EDITORIAL — A coaching legacy that goes well beyond the wins

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Submitted photos

By Ray Hamill — The press conferences on the other side just got a whole lot more interesting. I have a feeling Frank Cheek will not disappoint anyone there.

He never did on this side.

When I heard the news of his passing on Saturday evening, like everyone he impacted during his legendary career, I was left with a great sadness.

But as the evening wore on, and unable to shake the news, I found myself smiling more and more at the memories — the many memories — I shared with the man as a journalist over the years.

Anyone who ever spent more than five minutes in his company no doubt has at least one unique Frank Cheek story they could tell, and I have a feeling all of them would bring a smile to anyone’s face.

His magnificent coaching career spanned almost 50 years at Humboldt State and has been well documented. He built two national-championship caliber programs, has more wins than any other coach in school history, and won two NCAA National Championships in softball.

And remember he did this at a remote school where most teams struggle to post even a .500 season.

But the success on the field, the almost 1,500 wins, that’s only part of what made Cheek arguably the most iconic figure in the history of Humboldt State sports, and it’s just the tip of the iceberg when it comes to his legacy.

Like any great coach it was the impact he had on people that stands out most, and Cheek most certainly had an impact on a lot of people over the years.

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Submitted photo – Frank Cheek and his daughter, Arcata High softball coach Teresa Stavert

He was a larger than life character who was not always an easy coach to play for, and he was demanding on his players in ways other coaches would shy away from.

But that made his athletes better, tougher and mentally stronger, and no athletes that came through Humboldt State were ever mentally stronger than Cheek’s athletes.


All of which instilled valuable life lessons and habits in them that would ensure success in whatever they did for decades to come.

That’s the sort of impact he had on his athletes. He made them better people, and if he was demanding he never hid that fact. He never pretended to be something that wasn’t in his nature.

Cheek also was incredibly loyal to his athletes, and always fought for them.

From a media perspective he was the most entertaining and genuinely forthright coach I have ever had the pleasure to be around, both brutally and beautifully honest, and I’m pretty sure most of the sportswriters that have come through this area during his time at HSU would say the same thing.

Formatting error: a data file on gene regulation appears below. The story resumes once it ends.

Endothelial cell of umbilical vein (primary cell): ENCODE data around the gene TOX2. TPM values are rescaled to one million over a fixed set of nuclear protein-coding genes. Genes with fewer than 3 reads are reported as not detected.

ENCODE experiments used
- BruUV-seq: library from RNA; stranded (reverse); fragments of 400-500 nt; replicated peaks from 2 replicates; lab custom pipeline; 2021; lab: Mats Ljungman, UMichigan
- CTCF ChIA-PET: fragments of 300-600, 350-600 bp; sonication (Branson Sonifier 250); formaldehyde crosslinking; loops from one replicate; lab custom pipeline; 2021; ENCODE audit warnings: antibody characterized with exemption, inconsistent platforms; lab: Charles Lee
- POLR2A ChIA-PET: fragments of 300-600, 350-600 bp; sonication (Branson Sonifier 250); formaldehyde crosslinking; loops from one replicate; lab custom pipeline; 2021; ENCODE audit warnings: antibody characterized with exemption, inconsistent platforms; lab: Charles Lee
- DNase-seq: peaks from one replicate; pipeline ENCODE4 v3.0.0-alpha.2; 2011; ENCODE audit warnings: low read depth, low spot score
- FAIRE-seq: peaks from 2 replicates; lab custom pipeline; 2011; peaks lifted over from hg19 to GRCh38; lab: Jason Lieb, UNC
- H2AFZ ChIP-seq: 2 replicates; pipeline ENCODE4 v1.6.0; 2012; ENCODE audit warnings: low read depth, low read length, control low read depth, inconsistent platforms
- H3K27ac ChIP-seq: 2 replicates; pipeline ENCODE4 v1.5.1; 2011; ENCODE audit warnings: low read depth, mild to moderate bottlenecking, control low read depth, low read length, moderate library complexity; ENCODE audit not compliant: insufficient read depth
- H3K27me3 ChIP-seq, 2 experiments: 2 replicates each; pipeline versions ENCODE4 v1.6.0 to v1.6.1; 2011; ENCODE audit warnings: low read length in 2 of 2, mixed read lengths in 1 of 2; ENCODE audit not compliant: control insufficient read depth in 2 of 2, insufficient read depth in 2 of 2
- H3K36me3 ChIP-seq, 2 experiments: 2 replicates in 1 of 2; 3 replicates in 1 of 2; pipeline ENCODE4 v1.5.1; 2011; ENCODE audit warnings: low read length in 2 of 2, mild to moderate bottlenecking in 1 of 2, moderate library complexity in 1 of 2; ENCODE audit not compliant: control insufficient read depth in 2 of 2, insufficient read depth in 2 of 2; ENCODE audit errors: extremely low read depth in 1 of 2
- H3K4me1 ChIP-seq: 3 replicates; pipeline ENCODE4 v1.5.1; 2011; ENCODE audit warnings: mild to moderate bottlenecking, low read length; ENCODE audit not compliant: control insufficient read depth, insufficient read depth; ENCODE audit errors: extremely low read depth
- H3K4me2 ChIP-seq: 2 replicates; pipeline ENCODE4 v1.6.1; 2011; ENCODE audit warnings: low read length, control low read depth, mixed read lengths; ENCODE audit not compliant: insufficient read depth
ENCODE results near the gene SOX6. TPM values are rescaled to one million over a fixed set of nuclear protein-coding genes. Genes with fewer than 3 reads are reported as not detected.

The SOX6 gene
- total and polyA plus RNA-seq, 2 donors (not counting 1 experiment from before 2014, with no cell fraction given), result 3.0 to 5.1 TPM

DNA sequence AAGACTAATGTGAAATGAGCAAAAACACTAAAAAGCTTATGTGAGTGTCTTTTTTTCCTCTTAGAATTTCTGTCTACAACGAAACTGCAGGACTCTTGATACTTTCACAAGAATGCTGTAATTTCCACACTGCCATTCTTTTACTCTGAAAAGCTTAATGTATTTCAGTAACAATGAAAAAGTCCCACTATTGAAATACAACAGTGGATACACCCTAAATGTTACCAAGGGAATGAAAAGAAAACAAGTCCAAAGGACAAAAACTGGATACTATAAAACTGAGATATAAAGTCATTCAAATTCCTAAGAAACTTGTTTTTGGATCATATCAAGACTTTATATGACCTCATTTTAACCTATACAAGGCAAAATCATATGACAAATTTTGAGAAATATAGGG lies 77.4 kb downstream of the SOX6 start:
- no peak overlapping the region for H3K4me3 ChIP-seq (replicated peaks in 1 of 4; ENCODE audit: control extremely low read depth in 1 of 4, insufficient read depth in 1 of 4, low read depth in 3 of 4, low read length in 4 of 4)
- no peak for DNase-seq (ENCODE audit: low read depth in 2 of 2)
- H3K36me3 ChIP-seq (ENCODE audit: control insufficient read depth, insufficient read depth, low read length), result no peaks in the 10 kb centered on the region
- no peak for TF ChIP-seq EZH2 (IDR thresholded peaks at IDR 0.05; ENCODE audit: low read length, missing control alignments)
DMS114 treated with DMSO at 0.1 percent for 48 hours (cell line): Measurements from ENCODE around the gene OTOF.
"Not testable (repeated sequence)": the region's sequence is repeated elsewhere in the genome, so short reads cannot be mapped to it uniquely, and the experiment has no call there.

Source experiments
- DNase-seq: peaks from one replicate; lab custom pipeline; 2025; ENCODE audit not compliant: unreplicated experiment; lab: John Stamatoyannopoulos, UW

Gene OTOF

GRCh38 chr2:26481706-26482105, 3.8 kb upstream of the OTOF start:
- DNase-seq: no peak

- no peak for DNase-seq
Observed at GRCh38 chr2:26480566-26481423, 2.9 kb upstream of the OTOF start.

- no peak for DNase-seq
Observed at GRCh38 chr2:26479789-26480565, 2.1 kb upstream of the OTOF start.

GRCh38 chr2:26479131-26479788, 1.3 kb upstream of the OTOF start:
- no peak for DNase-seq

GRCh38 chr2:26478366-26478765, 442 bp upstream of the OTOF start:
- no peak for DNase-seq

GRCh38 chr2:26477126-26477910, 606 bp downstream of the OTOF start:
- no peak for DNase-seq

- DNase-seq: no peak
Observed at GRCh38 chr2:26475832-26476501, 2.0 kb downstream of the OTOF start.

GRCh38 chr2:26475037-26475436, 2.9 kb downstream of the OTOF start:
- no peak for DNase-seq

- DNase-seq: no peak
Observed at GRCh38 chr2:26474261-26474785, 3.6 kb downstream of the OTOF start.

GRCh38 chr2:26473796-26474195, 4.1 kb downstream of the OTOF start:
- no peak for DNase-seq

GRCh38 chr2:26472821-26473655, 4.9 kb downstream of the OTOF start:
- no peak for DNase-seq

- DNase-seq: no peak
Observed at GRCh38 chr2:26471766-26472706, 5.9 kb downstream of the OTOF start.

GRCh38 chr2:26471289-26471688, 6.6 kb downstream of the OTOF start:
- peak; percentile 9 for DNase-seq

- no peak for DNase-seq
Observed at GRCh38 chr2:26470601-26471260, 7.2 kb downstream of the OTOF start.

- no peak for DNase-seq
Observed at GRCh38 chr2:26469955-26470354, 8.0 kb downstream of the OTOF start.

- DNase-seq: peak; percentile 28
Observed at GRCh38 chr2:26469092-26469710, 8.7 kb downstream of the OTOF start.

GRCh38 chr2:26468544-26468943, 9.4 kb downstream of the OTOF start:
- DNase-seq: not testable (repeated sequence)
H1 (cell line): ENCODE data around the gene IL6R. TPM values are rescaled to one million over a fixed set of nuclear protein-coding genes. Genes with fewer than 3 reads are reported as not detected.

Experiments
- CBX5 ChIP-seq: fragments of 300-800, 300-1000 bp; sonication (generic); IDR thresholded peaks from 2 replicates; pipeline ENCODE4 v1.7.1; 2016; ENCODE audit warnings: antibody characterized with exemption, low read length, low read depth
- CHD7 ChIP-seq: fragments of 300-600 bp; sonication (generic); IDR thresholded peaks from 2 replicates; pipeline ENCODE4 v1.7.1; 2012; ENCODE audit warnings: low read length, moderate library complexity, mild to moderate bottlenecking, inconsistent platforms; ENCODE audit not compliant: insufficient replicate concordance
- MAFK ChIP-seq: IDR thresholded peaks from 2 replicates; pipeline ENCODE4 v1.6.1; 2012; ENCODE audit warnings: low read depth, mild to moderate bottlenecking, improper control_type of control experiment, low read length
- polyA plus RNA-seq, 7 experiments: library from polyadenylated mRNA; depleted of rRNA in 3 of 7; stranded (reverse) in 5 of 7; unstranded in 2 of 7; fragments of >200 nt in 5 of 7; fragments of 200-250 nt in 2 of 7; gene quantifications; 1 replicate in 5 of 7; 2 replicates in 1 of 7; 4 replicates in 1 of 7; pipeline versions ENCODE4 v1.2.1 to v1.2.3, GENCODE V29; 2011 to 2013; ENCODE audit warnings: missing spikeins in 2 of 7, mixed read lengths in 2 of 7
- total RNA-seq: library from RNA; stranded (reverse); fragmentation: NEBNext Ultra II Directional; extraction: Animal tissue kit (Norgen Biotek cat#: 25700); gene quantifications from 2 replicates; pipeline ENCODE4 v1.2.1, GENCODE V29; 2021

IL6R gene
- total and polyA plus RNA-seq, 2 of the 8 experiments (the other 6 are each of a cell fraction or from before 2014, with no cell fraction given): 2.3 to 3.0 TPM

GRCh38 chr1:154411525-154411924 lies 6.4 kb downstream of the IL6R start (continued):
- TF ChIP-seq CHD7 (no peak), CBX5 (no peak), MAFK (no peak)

He was simultaneously the most quotable and least quotable coach I have ever interviewed.

His thoughts were usually brilliant yet frequently unusable in a family-friendly newspaper, and I’m certain he remembered every play he ever saw, yet he was always thinking ahead, always anticipating the next move in the game, in the season, for the program.

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Over the past couple of years, I’ve had the good fortune of running into Cheek at some of the Arcata High softball games, where his daughter Teresa, an exceptional coach in her own right, is in charge of the team, with Frank assisting, still coaching to the end.

And every time I saw him, he always called me over for a chat to catch up and talk softball, still dissecting every pitch and every play like few people ever could, still as sharp as ever, still both brutally and beautifully honest all in the same breath.

Cheek always had time for a chat with me. When he was at HSU there was never a practice I stopped by when he didn’t call me over — affectionately calling “Hamill” whenever he saw me — while never pausing in his coaching duties and once again giving me lots of brilliant yet completely unusable quotes.

Unlike dealing with many of today’s college coaches, where it can take forever just to set up an interview, Cheek was always available, always making the effort.

He didn’t do this for any self gratification or any great love for the media. He did this for his players, to ensure they got the coverage a team of that stature deserved.

Like I said, he always fought for them, and he did so in ways most people would never have even known.

And that’s another part of what made Frank Cheek such a complete coach. He was always thinking of his players first.

Make no mistake about it, Humboldt County will never see the likes of Frank Cheek again.

He was simply a brilliant coach, a brilliant mind and a brilliant man.

And because of that, I have a feeling the media sessions up above just got a whole lot more entertaining.

2 replies »

  1. Thank you Ray! Your’s is the 1st thing I read as I logged in today. It’s my 1st day to log on since Saturday. You on the flip side always recognized him and stopped to listen to his stories. He liked working with you and told me to always make the media your friend. He told me you are a good man.

  2. Wonderful article. I worked with coach Cheek when I was a student athletic trainer for the HSU softball team and have so many great memories of that time. He’s hands down the best coach I ever worked with. He was tough, but fair, and dedicated to his athletes!

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